Pushing Beyond the Limits
January 31, 2012
One day after duty, a group of battle buddies and I went to the gym to get our daily "pump" on. We had been working out together for quite some time and were accustomed to each other's strengths and weaknesses. When it came to dumbbells, I excelled; in fact, I was the strongest in the group. However, I still wanted to improve my strength through other exercises and equipment.
After everyone finished, I decided to hang back to lift a little more weight. My intent was to increase my strength faster than my buddies. I decided to attack the dip machine with free weights. Initially, I mounted the machine with low weight to judge my capabilities. After two sets in, I realized I was able to do a lot more weight than I predicted. A few sets of light weights snowballed into me attempting to determine my absolute limit. Before I knew it, I was lifting too much weight. Suddenly, I felt a "POP!" and nearly fell onto the floor. At first, I thought I was just sore; however, I later realized I had injured a muscle in my chest.
My injury took months to heal. I was non-mission capable, unable to work out with my buddies and lost my weightlifting progress during my recovery. I strongly recommend everyone heed the following guidance when it comes to weight lifting … take it from a guy who learned the hard way!
When lifting weights, it is best to do it in a buddy team. I also learned you cannot push yourself past your limits safely. You should always use proper lifting techniques and make sure the equipment you're using is in good condition. Fortunately, I did not cause any chronic pain that put my future as a Soldier in jeopardy.
The Mayo Clinic's website, www.mayoclinic.com, has additional weightlifting tips that will help anyone get their workout on, safely!
When weight training, do:
•Lift an appropriate amount of weight. Start with a weight you can lift comfortably 12 to 15 times. For most people, a single set of 12 repetitions with the proper weight can build strength just as efficiently as can three sets of the same exercise. As you get stronger, gradually increase the amount of weight.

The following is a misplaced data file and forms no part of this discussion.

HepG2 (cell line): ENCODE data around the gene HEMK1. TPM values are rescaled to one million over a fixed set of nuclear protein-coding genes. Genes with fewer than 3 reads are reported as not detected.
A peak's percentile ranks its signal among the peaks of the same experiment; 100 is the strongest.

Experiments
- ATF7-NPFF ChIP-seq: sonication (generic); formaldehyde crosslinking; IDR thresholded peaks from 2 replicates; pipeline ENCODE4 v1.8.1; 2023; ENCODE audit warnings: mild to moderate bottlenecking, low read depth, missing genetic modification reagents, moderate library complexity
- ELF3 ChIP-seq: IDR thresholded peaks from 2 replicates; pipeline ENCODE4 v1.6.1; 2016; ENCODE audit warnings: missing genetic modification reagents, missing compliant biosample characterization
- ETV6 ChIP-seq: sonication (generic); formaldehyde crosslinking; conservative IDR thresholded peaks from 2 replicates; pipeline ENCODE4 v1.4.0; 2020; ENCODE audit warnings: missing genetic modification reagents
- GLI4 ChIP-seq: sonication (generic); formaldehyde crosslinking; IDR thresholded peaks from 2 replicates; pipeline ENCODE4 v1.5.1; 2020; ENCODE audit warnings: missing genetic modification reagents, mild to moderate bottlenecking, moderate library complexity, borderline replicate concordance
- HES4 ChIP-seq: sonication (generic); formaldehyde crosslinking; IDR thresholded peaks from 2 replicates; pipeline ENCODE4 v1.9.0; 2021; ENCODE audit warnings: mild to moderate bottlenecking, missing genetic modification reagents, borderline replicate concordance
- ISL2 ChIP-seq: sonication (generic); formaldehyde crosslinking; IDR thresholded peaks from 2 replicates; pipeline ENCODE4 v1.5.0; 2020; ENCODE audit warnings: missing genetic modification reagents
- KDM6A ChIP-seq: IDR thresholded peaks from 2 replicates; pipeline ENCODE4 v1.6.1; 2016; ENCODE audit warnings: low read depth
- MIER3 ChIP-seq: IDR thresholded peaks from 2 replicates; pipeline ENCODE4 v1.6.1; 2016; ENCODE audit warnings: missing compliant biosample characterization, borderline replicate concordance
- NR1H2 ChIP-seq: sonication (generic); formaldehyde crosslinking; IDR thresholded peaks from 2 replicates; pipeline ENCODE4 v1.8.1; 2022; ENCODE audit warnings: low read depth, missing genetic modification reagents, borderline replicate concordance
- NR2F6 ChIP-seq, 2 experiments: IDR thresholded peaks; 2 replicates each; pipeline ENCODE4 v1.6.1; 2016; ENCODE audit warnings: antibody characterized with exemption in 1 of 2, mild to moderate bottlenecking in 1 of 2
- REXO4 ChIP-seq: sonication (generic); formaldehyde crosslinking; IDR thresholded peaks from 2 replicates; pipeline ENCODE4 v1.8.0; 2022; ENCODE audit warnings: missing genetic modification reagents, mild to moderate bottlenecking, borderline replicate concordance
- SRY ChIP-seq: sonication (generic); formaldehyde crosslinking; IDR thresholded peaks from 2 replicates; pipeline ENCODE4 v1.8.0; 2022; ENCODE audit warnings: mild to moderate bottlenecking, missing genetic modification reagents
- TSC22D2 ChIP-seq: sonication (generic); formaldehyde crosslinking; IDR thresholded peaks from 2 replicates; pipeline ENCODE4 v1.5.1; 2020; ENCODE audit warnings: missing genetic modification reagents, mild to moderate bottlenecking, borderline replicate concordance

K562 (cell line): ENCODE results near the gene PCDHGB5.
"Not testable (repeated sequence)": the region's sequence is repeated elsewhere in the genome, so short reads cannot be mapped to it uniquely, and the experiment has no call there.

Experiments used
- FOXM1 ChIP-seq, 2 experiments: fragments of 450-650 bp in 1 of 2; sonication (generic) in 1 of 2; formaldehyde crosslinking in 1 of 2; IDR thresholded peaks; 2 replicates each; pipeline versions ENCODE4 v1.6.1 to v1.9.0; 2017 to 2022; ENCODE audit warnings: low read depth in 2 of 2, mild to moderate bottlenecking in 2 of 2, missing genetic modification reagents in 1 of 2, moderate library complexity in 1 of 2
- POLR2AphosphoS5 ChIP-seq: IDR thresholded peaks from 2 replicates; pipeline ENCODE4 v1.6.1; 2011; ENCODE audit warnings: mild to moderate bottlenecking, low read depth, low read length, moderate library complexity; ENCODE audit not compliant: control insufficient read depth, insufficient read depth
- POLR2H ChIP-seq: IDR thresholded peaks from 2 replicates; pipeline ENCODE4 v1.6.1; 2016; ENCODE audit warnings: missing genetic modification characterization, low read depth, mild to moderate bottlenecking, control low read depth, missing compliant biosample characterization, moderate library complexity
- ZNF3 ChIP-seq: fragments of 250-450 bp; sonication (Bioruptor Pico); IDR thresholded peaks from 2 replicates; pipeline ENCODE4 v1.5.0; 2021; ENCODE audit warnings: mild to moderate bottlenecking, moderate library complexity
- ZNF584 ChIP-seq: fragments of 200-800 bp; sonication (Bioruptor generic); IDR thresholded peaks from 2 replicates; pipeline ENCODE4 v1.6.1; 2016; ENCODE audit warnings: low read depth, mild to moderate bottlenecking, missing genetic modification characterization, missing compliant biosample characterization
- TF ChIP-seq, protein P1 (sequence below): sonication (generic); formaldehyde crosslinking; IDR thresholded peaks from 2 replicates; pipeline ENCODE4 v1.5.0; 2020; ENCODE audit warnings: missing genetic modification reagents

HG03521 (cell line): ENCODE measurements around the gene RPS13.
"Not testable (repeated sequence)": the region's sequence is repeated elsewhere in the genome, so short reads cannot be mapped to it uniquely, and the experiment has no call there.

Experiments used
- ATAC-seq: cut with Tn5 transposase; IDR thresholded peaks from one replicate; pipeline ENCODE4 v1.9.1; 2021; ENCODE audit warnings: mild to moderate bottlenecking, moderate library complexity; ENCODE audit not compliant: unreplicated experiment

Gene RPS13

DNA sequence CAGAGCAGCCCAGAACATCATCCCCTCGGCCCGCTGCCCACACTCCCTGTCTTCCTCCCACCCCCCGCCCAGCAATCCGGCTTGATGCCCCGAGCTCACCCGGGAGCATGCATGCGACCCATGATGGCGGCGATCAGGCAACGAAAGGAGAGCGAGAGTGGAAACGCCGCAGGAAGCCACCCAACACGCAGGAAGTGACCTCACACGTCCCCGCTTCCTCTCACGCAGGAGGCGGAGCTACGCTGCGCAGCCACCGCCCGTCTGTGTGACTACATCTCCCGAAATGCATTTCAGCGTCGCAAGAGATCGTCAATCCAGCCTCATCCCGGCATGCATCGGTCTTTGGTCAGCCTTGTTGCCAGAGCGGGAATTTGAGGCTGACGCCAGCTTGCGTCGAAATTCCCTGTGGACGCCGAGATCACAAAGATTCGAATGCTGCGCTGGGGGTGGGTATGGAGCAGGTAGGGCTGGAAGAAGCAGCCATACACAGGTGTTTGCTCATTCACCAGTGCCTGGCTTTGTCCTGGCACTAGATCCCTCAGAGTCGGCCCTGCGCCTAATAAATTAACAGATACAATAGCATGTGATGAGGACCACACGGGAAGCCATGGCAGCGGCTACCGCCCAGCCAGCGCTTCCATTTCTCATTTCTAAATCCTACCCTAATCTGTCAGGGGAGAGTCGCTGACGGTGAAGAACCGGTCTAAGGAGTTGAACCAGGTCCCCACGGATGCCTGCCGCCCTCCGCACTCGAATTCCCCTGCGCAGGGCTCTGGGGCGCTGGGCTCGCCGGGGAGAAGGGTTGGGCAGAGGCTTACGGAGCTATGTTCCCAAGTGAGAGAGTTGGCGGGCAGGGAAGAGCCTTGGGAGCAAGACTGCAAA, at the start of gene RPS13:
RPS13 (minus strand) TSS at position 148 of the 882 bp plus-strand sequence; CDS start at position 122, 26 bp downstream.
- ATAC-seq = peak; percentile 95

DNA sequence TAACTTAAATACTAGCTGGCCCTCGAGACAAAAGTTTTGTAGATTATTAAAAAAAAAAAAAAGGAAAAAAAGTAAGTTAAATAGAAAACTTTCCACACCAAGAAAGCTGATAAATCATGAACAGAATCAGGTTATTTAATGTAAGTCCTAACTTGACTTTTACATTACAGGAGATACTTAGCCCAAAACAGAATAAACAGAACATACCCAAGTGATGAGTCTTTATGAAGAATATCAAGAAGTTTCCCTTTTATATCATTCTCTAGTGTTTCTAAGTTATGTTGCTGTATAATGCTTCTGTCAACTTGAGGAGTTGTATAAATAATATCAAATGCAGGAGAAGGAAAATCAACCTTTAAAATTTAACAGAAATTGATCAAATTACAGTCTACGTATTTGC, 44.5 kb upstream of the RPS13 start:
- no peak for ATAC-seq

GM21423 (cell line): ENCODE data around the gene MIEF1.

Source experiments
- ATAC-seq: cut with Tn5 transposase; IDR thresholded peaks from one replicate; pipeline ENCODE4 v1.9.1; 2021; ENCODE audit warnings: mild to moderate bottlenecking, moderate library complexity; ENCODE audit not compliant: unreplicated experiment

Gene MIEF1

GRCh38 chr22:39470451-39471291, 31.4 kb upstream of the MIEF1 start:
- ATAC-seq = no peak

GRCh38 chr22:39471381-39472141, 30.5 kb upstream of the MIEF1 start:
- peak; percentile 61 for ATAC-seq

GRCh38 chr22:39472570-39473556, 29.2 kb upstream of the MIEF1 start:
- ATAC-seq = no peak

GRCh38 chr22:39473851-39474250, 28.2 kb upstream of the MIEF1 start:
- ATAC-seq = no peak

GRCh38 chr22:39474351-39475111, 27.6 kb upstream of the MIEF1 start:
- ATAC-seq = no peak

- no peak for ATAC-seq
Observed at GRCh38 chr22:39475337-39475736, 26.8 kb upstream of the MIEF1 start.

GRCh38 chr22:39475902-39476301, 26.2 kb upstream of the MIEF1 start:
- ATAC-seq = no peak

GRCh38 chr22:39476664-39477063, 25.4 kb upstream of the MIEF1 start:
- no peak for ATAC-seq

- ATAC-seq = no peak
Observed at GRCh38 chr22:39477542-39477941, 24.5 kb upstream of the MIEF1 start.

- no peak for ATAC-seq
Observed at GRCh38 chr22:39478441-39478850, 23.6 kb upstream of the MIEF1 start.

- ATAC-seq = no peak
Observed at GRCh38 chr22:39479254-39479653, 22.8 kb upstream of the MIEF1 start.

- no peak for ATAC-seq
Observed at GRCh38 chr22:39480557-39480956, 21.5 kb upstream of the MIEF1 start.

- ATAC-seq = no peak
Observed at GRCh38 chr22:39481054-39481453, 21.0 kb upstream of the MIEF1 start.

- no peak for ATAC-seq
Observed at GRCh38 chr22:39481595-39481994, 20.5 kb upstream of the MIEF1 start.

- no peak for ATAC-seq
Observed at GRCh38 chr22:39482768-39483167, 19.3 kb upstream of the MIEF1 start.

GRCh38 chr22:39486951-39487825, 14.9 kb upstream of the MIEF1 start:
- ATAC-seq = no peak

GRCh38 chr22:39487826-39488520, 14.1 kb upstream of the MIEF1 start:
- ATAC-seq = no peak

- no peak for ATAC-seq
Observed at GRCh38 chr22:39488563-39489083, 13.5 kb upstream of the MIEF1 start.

•Use proper form. Learn to do each exercise correctly. The better your form, the better your results -- and the less likely you are to hurt yourself. If you're unable to maintain good form, decrease the weight or the number of repetitions. Remember that proper form matters even when you pick up and replace your weights on the weight racks. If you're not sure whether you're doing a particular exercise correctly, ask a personal trainer or other fitness specialist for help.
•Breathe. You might be tempted to hold your breath while you're lifting weights. Don't. Holding your breath can lead to dangerous increases in blood pressure. Instead, breathe out as you lift the weight and breathe in as you lower the weight.
•Seek balance. Work all of your major muscles -- abdominals, legs, chest, back, shoulders and arms. Strengthen the opposing muscles in a balanced way, such as the front of the shoulder and the back of the shoulder.
•Rest. Avoid exercising the same muscles two days in a row. You might work all of your major muscle groups at a single session two or three times a week, or plan daily sessions for specific muscle groups. For example, on Monday, work your arms and shoulders; on Tuesday, work your legs and so on.
When weight training, don't:
•Skip your warm-up. Cold muscles are more prone to injury than warm muscles. Before you lift weights, warm up with five to 10 minutes of brisk walking or other aerobic activity.
•Rush. Move the weight in an unhurried, controlled fashion. Taking it slow helps you isolate the muscles you want to work and keeps you from relying on momentum to lift the weight.
•Overdo it. For most people, completing one set of exercises to the point of fatigue is typically enough. Additional sets may only eat up your time and contribute to overload injury.
•Work through the pain. If an exercise causes pain, stop. Try it again in a few days or try it with less weight.
•Forget your shoes. Shoes with good traction can keep you from slipping while you're lifting weights.
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According to a release from Science Daily, www.sciencedaily.com, the popularity of weight training has grown over the past decade. A new study conducted by the Center for Injury Research and Policy of The Research Institute at Nationwide Children's Hospital has found that the number of injuries from weight training has increased as well. The study found that more than 970,000 weight training-related injuries were treated in U.S. hospital emergency departments between 1990 and 2007, increasing nearly 50 percent during the 18-year study period.